When the Buck becomes the Baton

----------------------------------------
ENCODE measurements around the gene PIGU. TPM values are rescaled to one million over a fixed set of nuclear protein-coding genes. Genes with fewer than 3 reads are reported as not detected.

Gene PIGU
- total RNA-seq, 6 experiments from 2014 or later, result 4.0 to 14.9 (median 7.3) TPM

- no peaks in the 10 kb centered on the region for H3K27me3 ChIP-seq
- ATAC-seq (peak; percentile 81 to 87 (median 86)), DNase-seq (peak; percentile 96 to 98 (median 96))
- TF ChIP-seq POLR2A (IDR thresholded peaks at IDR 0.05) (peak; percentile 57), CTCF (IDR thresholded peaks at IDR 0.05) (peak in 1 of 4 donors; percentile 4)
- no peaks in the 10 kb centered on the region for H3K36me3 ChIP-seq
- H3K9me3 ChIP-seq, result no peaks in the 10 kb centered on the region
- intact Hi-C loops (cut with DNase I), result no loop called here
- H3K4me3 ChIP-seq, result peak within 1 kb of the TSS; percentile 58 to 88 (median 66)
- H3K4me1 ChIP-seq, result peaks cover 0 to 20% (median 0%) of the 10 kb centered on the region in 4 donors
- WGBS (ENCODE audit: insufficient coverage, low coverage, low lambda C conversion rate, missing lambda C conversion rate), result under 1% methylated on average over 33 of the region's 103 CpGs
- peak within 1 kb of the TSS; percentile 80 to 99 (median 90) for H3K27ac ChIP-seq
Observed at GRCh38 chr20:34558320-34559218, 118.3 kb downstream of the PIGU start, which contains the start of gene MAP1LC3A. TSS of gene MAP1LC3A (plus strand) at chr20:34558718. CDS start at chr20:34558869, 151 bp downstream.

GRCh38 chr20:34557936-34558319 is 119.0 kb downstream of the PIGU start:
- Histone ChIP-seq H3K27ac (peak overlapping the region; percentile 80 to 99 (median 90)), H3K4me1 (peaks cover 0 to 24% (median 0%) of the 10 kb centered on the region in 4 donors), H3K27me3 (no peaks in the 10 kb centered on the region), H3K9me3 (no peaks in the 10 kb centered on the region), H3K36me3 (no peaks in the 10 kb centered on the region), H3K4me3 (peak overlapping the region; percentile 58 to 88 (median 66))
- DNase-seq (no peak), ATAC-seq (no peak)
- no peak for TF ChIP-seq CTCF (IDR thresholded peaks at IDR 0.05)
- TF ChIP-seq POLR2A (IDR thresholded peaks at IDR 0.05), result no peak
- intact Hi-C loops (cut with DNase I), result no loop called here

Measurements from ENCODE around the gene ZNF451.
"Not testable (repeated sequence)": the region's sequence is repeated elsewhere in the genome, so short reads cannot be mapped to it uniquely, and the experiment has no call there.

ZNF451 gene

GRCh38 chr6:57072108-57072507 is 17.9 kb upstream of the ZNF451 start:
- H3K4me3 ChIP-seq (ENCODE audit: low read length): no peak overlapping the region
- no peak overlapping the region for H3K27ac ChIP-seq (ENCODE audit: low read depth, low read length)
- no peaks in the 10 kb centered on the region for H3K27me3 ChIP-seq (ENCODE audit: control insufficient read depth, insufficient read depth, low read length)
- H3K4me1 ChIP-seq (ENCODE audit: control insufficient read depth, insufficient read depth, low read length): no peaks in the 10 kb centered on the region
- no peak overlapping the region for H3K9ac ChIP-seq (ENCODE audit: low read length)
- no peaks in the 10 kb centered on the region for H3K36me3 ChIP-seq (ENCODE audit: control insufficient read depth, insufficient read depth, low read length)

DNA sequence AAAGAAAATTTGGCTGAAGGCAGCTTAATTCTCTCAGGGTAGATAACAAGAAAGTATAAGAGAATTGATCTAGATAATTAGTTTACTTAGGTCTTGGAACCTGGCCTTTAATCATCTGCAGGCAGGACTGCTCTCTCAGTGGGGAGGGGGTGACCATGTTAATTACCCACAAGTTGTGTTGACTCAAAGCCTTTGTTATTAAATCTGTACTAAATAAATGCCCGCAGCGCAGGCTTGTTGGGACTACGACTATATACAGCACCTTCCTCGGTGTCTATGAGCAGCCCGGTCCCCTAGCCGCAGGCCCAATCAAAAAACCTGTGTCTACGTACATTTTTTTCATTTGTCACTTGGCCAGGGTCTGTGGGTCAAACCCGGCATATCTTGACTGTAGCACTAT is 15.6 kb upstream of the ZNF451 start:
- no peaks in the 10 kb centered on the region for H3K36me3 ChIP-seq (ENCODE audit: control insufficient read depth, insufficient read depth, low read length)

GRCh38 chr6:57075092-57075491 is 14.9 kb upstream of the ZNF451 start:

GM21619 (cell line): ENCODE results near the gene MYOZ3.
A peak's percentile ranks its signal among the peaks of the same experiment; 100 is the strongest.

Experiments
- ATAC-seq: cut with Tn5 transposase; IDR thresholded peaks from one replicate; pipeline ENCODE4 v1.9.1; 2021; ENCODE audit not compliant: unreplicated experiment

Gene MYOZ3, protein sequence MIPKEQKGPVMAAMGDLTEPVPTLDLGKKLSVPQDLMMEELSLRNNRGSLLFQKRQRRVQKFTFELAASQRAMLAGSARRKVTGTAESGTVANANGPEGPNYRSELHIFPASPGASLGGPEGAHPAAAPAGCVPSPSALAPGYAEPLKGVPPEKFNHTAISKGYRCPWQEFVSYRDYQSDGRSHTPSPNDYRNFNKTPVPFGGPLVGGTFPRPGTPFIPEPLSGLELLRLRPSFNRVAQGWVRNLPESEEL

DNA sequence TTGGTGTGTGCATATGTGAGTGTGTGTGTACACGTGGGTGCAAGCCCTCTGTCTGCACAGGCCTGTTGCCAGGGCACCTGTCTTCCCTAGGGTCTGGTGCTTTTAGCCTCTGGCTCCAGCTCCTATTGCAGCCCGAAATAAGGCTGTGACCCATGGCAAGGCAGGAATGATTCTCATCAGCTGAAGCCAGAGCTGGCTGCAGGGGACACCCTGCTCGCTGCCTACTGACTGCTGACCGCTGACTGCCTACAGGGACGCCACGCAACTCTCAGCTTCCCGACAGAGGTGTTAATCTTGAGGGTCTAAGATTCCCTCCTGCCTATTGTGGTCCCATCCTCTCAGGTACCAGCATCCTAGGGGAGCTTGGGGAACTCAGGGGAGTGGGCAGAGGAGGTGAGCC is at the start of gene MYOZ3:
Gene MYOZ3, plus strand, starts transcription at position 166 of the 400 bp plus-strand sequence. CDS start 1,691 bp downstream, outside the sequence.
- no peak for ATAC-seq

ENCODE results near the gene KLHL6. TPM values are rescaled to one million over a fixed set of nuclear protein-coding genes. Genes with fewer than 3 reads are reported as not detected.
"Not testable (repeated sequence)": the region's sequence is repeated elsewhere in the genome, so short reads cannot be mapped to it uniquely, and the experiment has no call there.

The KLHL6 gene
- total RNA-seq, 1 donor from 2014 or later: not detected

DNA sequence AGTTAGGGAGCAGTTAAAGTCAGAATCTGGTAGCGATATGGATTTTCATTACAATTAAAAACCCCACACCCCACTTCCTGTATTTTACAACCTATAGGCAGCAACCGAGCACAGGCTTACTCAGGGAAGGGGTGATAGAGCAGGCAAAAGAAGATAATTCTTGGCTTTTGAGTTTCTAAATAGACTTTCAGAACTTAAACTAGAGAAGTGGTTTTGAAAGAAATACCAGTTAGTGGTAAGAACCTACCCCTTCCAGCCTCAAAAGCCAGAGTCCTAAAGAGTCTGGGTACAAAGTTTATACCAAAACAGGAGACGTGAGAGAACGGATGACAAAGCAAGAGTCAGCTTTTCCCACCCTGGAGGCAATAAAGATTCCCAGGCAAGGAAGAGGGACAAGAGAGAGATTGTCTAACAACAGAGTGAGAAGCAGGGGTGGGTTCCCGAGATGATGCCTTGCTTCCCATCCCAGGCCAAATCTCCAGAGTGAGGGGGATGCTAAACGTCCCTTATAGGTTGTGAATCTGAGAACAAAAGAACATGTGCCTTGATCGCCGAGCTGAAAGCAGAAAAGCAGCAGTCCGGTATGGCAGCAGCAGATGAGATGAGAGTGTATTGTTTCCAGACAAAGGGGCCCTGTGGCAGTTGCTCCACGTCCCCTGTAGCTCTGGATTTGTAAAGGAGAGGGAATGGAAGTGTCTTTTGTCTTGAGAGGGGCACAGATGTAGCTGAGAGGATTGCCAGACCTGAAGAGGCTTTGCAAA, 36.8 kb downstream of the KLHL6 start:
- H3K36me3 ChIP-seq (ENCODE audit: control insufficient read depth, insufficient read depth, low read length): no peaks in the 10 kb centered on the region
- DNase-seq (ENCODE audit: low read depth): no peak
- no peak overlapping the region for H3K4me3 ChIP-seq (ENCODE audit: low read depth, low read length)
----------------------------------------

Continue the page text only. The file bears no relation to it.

Essentially, in one way or another, nearly every abused person is told that the abuse didn't happen in the way that it happened (denied, dismissed, discounted). As previously mentioned, the abused are often blamed and charged for their own abuse by their abuser (as well as others possibly engaged in abusive, systemic family dynamics for example). Sometimes the denial of abuse feels like the worst offense to the person being abused who is left in the throes of unrecognized and unacknowledged internal pain. Invisible pain on top of invisible pain becomes a compound wound, left to fester without remedy, leading to excruciating psychological pain and suffering (and oftentimes physical symptoms and suffering as well). It is important to remember that humans need relatedness (although some negotiate that need in ways that may look otherwise), as it is human to seek love and connectivity. Abusive dynamics may be the only form of connectedness that the abused has experienced. This is consistent with childhood/developmental abuse; wherein, love is toxic or laced with pain. Needing primary attachments as children, we take what we can get, even if it is packaged in the form of abuse. Over time, this dynamic becomes a primary way of relating. Abuse is formative; attachment is inevitable. As such, another sign of significant psychological abuse appears when the abused unconsciously carries on the wishes of the abuser by engaging in self-blame and self-abuse that the original abuser would approve of in theory. In many cases, the abused are abused into taking the metaphorical baton (of abuse) and unconsciously begin treating themselves in the ways they experienced being treated by their abuser. This makes sense relationally, for if the abused can please (through unconscious processes) the abuser through compliance, then the abused can maintain some sort of relational bond or attachment (however toxic, destructive, and painful). Stated differently, such self-blame/abuse may represent an unconscious attempt to stay as safe as possible in an otherwise threatening relationship. Commonly, and unconsciously, the abused may absolve or acquit the abuser of any wrongdoing by assuming the burden of “badness” (comprised of the aforementioned shame, blame, and guilt) as a way to preserve and manage a relationship with someone who can now be seen as relatively “good.” Unconsciously espousing this sense of utter “badness” permits the relationship to continue in a paradoxical way that feels more tolerable or manageable to the one being abused. Take, for example, a young child desperately trying to make sense of psychological abuse within the family. Sadly, it is far too easy for the unconscious, developing mind of this child to accept a sense of personal “badness” and responsibility so that the much-needed parent/caregiver can remain experienced as relatively “good.” Ultimately, this represents a way to survive horrific psychological abuse. It is our human nature to choose attachment over loss. This is a fact. Abusers abuse this fact, and the abused learn to take care of those who hurt them in order to feel some semblance of love and attachment. Humans need attachment. We practice what we know based on our relational history and development. Abuse is an attachment, but abuse is not the fault of the abused.